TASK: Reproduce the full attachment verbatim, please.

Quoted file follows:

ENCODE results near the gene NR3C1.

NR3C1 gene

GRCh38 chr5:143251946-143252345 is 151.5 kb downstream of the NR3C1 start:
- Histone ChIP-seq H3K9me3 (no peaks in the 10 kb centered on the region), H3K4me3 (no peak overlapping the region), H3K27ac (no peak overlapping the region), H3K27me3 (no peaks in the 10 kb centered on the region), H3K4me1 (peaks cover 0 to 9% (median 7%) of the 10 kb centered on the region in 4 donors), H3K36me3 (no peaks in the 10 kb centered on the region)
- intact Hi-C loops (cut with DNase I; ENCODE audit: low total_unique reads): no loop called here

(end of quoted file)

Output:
ENCODE results near the gene NR3C1.

NR3C1 gene

GRCh38 chr5:143251946-143252345 is 151.5 kb downstream of the NR3C1 start:
- Histone ChIP-seq H3K9me3 (no peaks in the 10 kb centered on the region), H3K4me3 (no peak overlapping the region), H3K27ac (no peak overlapping the region), H3K27me3 (no peaks in the 10 kb centered on the region), H3K4me1 (peaks cover 0 to 9% (median 7%) of the 10 kb centered on the region in 4 donors), H3K36me3 (no peaks in the 10 kb centered on the region)
- intact Hi-C loops (cut with DNase I; ENCODE audit: low total_unique reads): no loop called here